Six months ago, I euthanized my dog, Ruby.

She was a beautiful black Labrador with dog bone cancer. Her pain was insufferable, yet I agonized over ending her life.

The Vet said it was the kindest thing for a dogs in Ruby’s condition. But I kept asking myself, “Will Ruby ever forgive me?”

For sixteen years, Ruby chased balls with my son, comforted his tears, licked his scraped knees and kept all our family secrets. True to a dog’s nature, Ruby love loved us, unconditionally. Ruby was our four-legged gem. 
How could I betray her by euthanising her?

I cried for days after leaving the Vet. We all did. Our hearts felt broken. Guilt kept me awake at night. Doubt tortured me. Could I have done more for my dog Ruby?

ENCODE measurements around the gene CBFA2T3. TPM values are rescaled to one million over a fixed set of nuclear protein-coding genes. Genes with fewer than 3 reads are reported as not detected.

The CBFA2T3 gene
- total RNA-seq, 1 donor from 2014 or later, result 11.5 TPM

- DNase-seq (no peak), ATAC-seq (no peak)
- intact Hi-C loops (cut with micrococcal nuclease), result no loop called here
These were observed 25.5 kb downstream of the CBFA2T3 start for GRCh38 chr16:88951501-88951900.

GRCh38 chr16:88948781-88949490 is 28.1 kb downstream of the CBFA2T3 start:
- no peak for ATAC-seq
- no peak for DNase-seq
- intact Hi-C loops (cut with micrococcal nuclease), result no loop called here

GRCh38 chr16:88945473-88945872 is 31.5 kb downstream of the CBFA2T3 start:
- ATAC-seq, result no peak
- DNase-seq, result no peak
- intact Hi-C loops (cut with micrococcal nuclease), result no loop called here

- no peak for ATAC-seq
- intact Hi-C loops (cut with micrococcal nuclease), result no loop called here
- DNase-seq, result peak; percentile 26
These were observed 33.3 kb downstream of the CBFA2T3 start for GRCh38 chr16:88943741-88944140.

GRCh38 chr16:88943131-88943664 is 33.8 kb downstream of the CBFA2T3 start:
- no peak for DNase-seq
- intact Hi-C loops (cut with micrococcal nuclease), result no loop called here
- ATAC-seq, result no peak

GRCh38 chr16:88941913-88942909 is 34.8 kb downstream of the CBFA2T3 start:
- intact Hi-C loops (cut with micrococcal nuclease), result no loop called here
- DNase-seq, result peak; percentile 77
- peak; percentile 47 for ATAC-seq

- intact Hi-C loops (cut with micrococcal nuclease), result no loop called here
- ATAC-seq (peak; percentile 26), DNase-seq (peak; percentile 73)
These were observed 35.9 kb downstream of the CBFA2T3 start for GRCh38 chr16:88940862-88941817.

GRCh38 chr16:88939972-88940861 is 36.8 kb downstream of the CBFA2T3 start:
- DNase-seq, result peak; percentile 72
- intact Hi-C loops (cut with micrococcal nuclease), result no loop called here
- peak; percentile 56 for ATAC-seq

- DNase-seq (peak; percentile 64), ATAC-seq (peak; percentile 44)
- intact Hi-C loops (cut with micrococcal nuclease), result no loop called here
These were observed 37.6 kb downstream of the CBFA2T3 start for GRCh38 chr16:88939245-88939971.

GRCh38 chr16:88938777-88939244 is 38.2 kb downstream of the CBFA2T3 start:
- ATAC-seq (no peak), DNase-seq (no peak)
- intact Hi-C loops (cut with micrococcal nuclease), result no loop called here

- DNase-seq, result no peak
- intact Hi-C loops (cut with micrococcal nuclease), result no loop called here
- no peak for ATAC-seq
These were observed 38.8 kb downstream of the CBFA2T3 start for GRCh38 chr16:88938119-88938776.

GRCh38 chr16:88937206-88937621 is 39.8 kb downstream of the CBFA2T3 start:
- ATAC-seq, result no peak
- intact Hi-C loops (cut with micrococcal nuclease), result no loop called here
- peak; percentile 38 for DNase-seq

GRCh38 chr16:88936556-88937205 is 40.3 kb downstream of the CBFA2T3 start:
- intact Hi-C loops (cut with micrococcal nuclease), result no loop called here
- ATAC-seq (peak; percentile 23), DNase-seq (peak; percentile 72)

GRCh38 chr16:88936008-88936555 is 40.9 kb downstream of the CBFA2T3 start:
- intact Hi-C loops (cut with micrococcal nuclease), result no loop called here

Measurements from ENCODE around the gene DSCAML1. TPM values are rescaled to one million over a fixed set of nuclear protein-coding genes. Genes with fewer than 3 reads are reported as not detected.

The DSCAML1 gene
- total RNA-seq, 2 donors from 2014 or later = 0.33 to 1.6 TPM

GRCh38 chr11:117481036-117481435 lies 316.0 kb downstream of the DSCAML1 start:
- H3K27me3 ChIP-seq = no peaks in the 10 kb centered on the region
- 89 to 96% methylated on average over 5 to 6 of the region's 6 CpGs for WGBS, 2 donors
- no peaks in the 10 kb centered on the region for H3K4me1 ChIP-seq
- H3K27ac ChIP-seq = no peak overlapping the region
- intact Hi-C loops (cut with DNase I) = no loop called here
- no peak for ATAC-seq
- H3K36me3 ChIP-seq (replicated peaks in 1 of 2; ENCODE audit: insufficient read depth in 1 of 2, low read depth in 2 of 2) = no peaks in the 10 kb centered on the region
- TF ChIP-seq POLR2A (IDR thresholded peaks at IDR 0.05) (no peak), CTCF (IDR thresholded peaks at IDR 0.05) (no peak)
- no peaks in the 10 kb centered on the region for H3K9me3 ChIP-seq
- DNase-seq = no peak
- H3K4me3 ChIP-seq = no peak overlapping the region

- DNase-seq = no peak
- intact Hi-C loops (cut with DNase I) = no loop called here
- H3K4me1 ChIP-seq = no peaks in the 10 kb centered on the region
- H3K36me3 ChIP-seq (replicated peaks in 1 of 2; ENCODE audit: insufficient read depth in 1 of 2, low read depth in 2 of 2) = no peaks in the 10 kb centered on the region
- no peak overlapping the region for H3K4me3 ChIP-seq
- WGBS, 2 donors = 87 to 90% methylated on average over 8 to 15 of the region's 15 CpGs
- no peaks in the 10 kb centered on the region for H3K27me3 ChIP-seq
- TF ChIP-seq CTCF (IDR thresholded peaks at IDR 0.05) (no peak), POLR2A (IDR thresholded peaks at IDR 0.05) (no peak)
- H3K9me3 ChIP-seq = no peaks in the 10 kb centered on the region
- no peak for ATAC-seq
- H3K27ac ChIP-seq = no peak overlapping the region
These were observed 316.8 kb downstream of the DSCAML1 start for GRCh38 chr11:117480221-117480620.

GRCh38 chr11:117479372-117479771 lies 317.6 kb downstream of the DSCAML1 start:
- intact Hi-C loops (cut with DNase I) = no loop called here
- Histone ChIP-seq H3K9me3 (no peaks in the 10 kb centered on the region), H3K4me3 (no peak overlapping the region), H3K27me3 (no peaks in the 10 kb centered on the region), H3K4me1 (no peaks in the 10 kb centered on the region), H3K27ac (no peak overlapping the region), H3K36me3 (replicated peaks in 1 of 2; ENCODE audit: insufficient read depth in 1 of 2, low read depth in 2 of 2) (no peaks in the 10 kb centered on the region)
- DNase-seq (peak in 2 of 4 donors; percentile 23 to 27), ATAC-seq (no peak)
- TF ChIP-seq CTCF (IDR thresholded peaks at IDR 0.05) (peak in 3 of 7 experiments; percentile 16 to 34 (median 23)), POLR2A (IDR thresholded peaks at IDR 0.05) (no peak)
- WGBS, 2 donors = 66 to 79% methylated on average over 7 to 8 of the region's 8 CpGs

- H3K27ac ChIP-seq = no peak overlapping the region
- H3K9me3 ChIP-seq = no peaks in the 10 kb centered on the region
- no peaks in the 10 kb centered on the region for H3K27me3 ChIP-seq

One night, my release from guilt came unexpectedly.

In a dream, Ruby bounded up to me, licked my face, chased her tail and barked three times. I felt her dog-like affection wash over me as if I was slipping into a warm bath. Ruby was free of pain and full of energy. In that instant, I forgave myself.

Ruby was okay and happy in pet heaven.

Dealing with guilt

Pets are such an important part of our lives, and it’s no surprise that grief often occurs when they pass away. But sometimes the decision to end a pet’s suffering is unavoidable resulting in feelings of guilt.

Take comfort in the vet’s advice. Family dogs are euthanised for solid medical reasons. 

Perhaps remind yourself to love and forgive yourself as your pet would.

If you need further guidance and help reach out to family and friends or a pet grief support group.